We wish you and your family a joyous holiday season and healthy year ahead. Year's end is the time we reflect upon the past and look to the future. We are grateful for your moral and financial support that resulted in several impressive accomplishments in 2014.
The highlight of the year was our seventh scientific meeting, Genetic, Epigenetic, and Mechanistic Studies of Temporomandibular Disorders and Overlapping Pain Conditions. The meeting was cosponsored by agencies of the National Institutes of Health (NIH) and the recommendations from this high-caliber scientific meeting will direct future research on Temporomandibular Disorders (TMD) and overlapping pain conditions. The meeting report and abstracts have been published in the journal, Molecular Pain.
Another result of our advocacy efforts is the NIH funding opportunity for comprehensive research on the Biology of the Temporomandibular Joint, which will lead to a better understanding of total joint structure and mechanics including the interactions of the skeletal, muscular, nervous, immune, and circulatory systems using new in vivo and in vitro models is needed. An expected outcome is new knowledge that will provide a basis for developing novel approaches to prevent, diagnose, assess risk, and treat TMD.
The TMJ Association has been at the forefront in highlighting the fact that over 85% of TMD patients have other chronic pain conditions. The TMJA joined forces with several patient advocacy organizations to form the Chronic Pain Research Alliance (CPRA), the country's first and only research-led collaborative advocacy effort dedicated to addressing chronic overlapping pain conditions. In June, the NIH posted a funding opportunity to encourage research that will increase our understanding of multiple chronic pain conditions (including TMD) for people with pain.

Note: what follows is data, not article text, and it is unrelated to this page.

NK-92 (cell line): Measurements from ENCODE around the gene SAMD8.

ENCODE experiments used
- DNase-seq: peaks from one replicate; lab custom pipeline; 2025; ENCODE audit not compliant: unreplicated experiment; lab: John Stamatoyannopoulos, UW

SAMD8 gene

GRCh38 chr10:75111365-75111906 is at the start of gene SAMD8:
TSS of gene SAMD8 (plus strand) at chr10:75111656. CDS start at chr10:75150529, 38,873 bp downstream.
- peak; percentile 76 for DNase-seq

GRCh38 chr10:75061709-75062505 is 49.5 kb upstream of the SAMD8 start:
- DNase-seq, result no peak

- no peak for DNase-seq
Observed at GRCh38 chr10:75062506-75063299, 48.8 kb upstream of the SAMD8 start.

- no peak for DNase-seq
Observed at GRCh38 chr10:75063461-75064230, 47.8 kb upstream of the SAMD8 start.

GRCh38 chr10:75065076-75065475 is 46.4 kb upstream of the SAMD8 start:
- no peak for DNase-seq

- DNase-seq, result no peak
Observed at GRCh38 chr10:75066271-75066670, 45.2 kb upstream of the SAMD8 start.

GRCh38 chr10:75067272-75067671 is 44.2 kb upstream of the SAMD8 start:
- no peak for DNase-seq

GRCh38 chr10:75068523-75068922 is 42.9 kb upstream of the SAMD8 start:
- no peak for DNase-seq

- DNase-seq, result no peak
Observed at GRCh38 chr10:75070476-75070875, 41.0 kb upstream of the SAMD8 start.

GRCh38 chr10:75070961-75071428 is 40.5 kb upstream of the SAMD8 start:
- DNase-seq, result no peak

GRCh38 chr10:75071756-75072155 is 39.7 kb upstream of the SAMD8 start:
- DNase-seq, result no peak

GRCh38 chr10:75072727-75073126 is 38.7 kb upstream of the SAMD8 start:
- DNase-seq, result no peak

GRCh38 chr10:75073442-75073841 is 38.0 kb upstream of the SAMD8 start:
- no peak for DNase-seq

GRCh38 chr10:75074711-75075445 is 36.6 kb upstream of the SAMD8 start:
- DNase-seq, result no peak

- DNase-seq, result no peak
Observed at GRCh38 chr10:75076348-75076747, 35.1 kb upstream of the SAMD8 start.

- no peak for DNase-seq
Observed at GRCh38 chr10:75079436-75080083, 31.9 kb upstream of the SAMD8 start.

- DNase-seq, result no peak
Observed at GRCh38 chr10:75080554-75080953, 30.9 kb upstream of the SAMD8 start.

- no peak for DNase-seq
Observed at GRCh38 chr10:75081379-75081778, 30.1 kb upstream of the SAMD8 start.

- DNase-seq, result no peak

In 2015, we will continue our advocacy, information dissemination, patient support and education efforts on TMD and those conditions that coexist with TMD. Over the past 10 years, we have moved TMJ science from the doldrums to cutting edge. TMD is no longer merely about teeth and jaws but rather a complex disease with many contributing factors, including painful conditions in other parts of the body-even the whole body. This new knowledge will be a game-changer in how TMD is diagnosed and treated. However, patients continue to be harmed because this science has not been translated to their primary care physician's office, nor their dentist's. Our next step is to explore ways to bring the science to health care providers.
With your financial contributions, imagine what we can accomplish together in 2015!
With sincere gratitude,
President & Co-founder
©2015 The TMJ Association, Ltd. All rights